DUSTIN: Almost fifty, I think in the end. It broke a Billboard record, for the longest rise to a top five song since the charts started. So it was nuts. It finally peaked at Number 3 but if you add up all the plays, it was well over the average Number one. So, it’s kind of awesome.
MGM: You’ve only got to go across the English Channel and then the wider European music scene. When you hit the German and the Swedish markets you’ll find they focus heavily on the album as opposed to one or two tracks.
Having said that I would like to focus on one or two tracks on the album, those that really stood out for me and I’d like to understand a little more about the lyrical content and composition!
DUSTIN: Halo as you mentioned is a cool one, because it’s a microcosm, of the overall, theme of the record, I would say.
It’s a song about…. it’s almost a superhero song about, someone who can do great things, but only in this dichotomous way. With his sort of, ‘damsel in distress’, he derives his power from the person he’s helping. And, so thematically, it has that.
But also composition / sound-wise, yeah. There’s, soaring strings throughout many times, and sometimes it drops to almost entirely electronic. And when we play it live, the band collapses into just a loop, while they switch back and forth in all these styles.
And, Carnivore is our second single. And it’s, really doing well in the US. But once it comes down we’re going to, I’ve always thought that Halo, could be our biggest song. But only if we can, turn around that sort of, stylistic expectation of the radio.
MGM: Yeah. Talking about the electronic side I likened it to Joe Hahn [Linkin Park]. It’s got that sound, that, you can almost hear him, pulling out the beats and loops in the background.
DUSTIN: that’s awesome.
MGM: The last one to ask about, ‘Dark On Me’. It feels like a sense of complete loss. Just listening to the lyrics at least, is that right?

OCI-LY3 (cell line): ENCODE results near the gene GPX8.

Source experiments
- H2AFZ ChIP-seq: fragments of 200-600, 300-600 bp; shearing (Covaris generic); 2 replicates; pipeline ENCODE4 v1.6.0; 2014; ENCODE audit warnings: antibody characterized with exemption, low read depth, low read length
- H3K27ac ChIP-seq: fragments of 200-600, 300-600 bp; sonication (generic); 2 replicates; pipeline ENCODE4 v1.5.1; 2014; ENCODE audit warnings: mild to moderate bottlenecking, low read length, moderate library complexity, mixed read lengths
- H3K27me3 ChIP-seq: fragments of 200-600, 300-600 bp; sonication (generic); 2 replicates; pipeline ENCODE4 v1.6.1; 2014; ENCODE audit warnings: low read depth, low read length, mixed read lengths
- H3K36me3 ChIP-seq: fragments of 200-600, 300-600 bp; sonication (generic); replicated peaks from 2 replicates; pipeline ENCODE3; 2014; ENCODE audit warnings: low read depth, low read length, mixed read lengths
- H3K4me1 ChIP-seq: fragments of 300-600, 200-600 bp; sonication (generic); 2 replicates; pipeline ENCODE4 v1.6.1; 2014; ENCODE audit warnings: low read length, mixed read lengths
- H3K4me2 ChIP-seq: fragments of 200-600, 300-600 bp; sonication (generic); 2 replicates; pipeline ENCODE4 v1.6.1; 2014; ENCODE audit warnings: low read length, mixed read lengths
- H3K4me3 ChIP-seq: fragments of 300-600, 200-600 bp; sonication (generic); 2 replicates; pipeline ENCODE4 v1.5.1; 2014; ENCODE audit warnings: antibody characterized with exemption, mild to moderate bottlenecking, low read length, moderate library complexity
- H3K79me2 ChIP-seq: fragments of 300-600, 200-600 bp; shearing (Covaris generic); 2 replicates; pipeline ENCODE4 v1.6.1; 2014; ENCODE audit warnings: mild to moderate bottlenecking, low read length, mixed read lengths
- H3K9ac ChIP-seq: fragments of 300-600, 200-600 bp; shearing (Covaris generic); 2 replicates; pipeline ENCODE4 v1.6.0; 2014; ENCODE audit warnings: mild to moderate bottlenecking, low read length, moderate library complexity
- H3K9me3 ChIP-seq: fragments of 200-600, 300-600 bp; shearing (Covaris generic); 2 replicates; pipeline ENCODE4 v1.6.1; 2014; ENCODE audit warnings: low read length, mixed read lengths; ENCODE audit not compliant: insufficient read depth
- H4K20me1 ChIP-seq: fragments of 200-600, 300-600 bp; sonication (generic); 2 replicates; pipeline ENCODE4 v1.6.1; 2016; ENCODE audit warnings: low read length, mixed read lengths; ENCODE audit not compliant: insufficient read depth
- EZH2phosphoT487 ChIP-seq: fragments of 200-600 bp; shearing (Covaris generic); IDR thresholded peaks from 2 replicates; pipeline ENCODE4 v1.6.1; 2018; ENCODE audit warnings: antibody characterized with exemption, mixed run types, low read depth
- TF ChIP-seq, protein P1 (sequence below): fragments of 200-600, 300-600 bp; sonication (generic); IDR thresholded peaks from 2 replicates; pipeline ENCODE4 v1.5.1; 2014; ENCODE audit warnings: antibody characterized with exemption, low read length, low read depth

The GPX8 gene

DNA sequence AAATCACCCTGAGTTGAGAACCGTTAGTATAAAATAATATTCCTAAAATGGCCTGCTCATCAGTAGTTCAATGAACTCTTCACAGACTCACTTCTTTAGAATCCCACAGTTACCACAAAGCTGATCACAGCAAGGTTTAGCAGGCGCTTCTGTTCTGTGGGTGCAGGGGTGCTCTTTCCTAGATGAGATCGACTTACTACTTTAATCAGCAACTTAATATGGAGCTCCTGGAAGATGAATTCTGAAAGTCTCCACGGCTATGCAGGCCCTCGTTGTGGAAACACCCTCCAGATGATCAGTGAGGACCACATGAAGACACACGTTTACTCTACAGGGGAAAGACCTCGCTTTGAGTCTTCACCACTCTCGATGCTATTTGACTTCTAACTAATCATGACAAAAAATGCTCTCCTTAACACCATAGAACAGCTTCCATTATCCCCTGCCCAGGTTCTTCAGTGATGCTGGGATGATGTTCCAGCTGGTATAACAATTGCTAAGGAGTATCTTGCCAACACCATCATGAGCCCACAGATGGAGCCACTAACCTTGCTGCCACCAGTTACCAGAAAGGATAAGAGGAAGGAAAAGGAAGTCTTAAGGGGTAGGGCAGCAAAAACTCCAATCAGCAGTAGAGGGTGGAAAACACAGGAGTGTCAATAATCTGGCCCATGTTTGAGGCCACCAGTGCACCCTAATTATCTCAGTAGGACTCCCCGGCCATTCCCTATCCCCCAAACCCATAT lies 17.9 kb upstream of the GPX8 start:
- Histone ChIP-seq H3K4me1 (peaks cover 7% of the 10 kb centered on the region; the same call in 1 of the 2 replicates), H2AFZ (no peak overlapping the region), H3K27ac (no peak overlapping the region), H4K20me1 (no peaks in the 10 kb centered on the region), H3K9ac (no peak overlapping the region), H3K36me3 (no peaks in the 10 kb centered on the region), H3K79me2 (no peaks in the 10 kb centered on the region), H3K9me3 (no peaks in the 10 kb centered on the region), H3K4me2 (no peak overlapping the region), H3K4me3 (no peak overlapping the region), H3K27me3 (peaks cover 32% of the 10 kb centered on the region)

DUSTIN: Yeah. Absolutely. Again with the dual metaphors. When I was writing that, I was visualizing someone in a space ship, where the electronics had failed. And something literal, but then I also saw, you know, more of a relationship-esque thing. And I was able to draw, unfortunately, from my own life, in that. Because, this band, this project was sort of the final straw in a long-term relationship. A challenge. And it just, it just sort of, imploded.
Well because, my entire…… everything I had been doing was like, you know, undergrad, then master’s degree and then work on a P.H.D. Then, almost making it in another band. And then, everything was just…… in fact my entire life has been sort of investment, it just ran first.
And so I was able to, because of the collapse of my own relationship, I was able to inject some of that in there, into the song.
I like to think that one has good emotion and that people can relate to it, definitely.
MGM: So one last question, if you I may…. The medium that you’re using to spread the messages, not only about the band but the Starset Society as well. You’ve got the novel, the comic book, obviously the album. There’s a movie in there somewhere as well?
DUSTIN: Well, yeah. So, the novel, when it’s done, we hope to get it published. And if there is any sort of advance at all, we’re going to reinvest that into a screenplay.
MGM: And the way you’ve gone about, sort of just pushing little bits out so far, harks back to the way, say the momentum was gathered originally for say Blair Witch Project.
DUSTIN: It’s funny you say that.
MGM: The element of teasing everybody and just, getting the attention and then building on the back of that. Is it, something similar; was that the thought behind it?
DUSTIN: Well I wish I could answer that, totally truthfully. But, to acknowledge that, but, yeah. It’s funny you say that.
MGM: Read into that whatever I will?
MGM: Yeah, okay. But, certainly, media is working for you on this one, helping spread the word.
As we wrap up, Starset are due to take the stage at KOKO at 7:30pm that evening. Our review and pictures of the show can be found here.